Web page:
• Ashland is strong in municipal water treatment and solutions for the pulp & paper industry. Ashland Water Technologies operates a technical center in Shanghai. In the past, Ashland strengthened its water treatment business in China via the acquisition of some domestic and multinational competitors
• BASF (including the former Ciba businesses) is one of the world’s largest suppliers of water treatment chemicals and will in 2012 start manufacturing water treatment and paper chemicals by building two world-scale plants for organic flocculants in Nanjing
• Dow (including the former Rohm&Haas businesses) will build a new world-class reverse osmosis membrane plant in Huzhou, adding to the formulated products in the portfolio (particularly formulations for cooling water treatment)
• GE Water & Process Technologies focuses on complete solutions for water and wastewater treatment, covering both municipal water and a variety of industrial applications. Though GE produces individual water treatment chemicals in China, the business focus is on integrated solutions including consulting, equipment and process optimization
• Nalco (now part of Ecolab) has a large presence in China with more than 800 employees and a technology and training center. Focus is on industrial applications, with the large number of more than 500 sales and service staff indicating the high importance of services rather than individual chemicals.
• Veolia entirely focuses on services and does not produce chemicals in China. Their operations include full water services contracts in Shenzhen, Kunming, Changzhou, Liuzhou, Lanzhou, Haikou and Tianjin as well as industrial water services from abstraction or desalination to producing process water through to treating and recycling wastewater and sludge.
In China, these large Western companies account for about half of the market for water treatment chemicals. As shown above, Western companies have moved towards offering solutions rather than just producing individual water treatment chemicals (in fact, the production of some water treatment chemicals has already been outsourced). Multinational water treatment companies frequently use chemicals that are quite similar to those used by domestic companies, but they are much more experienced in creating formulations and adding automation solutions. Furthermore, they have a global presence, which is an advantage for multinational clients. Among the solution providers, engineering companies such as Kurita also have advantages in water treatment as they can easily provide equipment for water treatment, though they do not produce chemical agents.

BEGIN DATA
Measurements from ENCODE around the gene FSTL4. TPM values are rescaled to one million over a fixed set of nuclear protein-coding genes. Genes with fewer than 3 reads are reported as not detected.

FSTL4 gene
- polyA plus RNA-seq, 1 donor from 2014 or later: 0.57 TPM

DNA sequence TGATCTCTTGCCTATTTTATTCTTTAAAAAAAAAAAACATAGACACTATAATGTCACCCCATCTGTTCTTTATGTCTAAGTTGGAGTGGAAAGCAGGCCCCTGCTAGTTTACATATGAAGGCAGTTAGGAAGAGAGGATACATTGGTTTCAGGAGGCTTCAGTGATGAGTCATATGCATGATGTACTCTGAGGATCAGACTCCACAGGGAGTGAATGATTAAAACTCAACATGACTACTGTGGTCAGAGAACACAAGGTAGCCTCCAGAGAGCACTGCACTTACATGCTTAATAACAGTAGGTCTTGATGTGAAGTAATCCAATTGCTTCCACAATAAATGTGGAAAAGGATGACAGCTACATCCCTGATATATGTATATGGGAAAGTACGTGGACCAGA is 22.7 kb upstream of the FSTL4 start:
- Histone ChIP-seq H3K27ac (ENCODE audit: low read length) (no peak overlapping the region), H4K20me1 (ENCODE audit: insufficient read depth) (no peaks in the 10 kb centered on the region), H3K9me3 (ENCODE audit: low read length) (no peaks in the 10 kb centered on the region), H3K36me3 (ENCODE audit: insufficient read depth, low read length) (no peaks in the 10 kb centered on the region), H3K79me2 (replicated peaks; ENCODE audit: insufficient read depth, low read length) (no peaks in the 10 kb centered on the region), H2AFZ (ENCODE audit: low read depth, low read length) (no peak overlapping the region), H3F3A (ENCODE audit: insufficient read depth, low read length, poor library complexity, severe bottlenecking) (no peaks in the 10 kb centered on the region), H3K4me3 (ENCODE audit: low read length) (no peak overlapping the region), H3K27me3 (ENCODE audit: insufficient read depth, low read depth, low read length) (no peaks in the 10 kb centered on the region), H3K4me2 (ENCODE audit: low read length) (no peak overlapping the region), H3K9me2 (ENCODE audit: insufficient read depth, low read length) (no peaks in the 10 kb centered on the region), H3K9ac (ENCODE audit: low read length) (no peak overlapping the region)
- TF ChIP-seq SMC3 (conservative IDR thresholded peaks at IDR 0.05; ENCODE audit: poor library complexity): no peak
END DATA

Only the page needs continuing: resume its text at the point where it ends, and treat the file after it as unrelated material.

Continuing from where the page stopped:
In contrast, the situation of the Chinese chemical companies highlights their key issues and the resulting challenges:
• The industry is highly fragmented, with almost all domestic water treatment companies achieving sales well below 50 million USD. Consolidation therefore is required to create stronger players with broader capabilities and larger geographical reach
• The biggest domestic companies such as Jianghai and Wujin Fine Chemical focus more on production of water treatment chemicals rather than on provision of water treatment services, and thus are stuck in a segment with lower profitability and lower growth rates. As a consequence, potential domestic industry leaders need to focus more on services and may even outsource the production of water treatment chemicals. This will require investment in people, technologies and service networks rather than in production assets.
• Lack of critical size and of suitable technology prevents domestic companies from offering comprehensive service offerings to industry clients and municipalities. Again, this points to the need for consolidation among domestic players.
• However, in some areas that are do not require advanced technologies (e.g., desiccation), the many small domestic companies have a large combined market share. The advantages of domestic companies are both lower prices and good relationships to local governments.
Finally, it needs to be emphasized that the future growth of the water treatment chemicals market in China will largely depend on government action. This refers less to the existing regulation but rather the strictness of implementation. Currently only large multinational companies regularly observe the rules regulating, e.g., waste water treatment while particularly small, privately owned Chinese companies often lack the resources to do so. In a way, this hinders the development of a domestic water treatment industry as global players will initially prefer to work with their familiar global counterparts in water treatment rather than with some less known domestic players.